$1.5M house: 9.1%
$2M house: 8.9%
$3M house: 8.7%
$4M house: 8.5%
$5M house: 8.4%
GROUP 4 PROJECT FEES
(Aquariums, auditoriums, art galleries, college buildings with special facilities, communications buildings, special schools, theaters and similar facilities):
5.5% for over $50M construction cost to:
11% for up to $100,000 construction cost.
GROUP 3 PROJECT FEES
(College classroom facilities, Convention Centers, Prisons, Extended Care Facilities, Gymnasiums, Hospitals, Institutional Dining Halls, Laboratories, Libraries, Medical Schools, Medical Office Buildings and Clinics, Mental Institutions, Office Buildings withe Tenant Improvements, Parks, Playgrounds, Recreation Facilities, Police Stations, Public Health Centers, Research Facilities, Schools (elementary/middle), Stadiums, Welfare Buildings, Central Utility Plants, Water Supply Facilities, Sewage Treatment Plants, Electrical Sub-Stations and Distribution Systems, Roads, Bridges, Major Site Improvements as independent projects):
4.5% for over $50M construction cost to:
10% for up to $100,000 construction cost.
GROUP 2 PROJECT FEES
(Armories, Apartments, Cold Storage Facilities, Dormitories, Exhibition Halls, Hangers, Manufacturing/Industrial Plants, Office Buildings without tenant improvements, Printing Plants, Public Markets, Service Garages):
3.5% for over $50M construction cost to:
9% for up to $100,000 construction cost.
GROUP 1 PROJECT FEES
(Industrial Buildings without special facilities, Parking Structures and repetitive garages, Simple Loft Structures, Warehouses without automated apparatus, other Utilitarian Buildings):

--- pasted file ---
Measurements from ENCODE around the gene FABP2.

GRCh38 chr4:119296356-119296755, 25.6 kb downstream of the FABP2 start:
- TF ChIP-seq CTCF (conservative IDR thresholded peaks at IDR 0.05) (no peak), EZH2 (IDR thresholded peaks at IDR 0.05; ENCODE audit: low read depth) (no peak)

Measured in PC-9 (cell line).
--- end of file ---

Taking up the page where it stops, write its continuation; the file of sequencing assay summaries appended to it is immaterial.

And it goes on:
2.5% for over $50M construction cost to:
8% for up to $100,000 construction cost.
RENOVATIONS: it should be mentioned that the fee chart above (which was derived largely from State project fee schedules in the USA) does NOT include increases in fee percentage for renovations of each type of project. It Should, but it does not. Therefore, it may be a reasonable rule of thumb to INCREASE the percentage fee for the project type by perhaps two shifts to the right (increasing the complexity level) to result in at least a 2% escalation in fee to handle some of the increased requirements involved with renovation projects, which nearly always require more effort than new projects. Renovation projects always involve some form of investigation and discovery, which requires more time on the part of the architect to understand what is existing in order to add to it or move it or remove it. It is always easier to build new, from the architect’s perspective, than to have to understand what exists, then how to carefully change certain portions of that to have new features installed and added.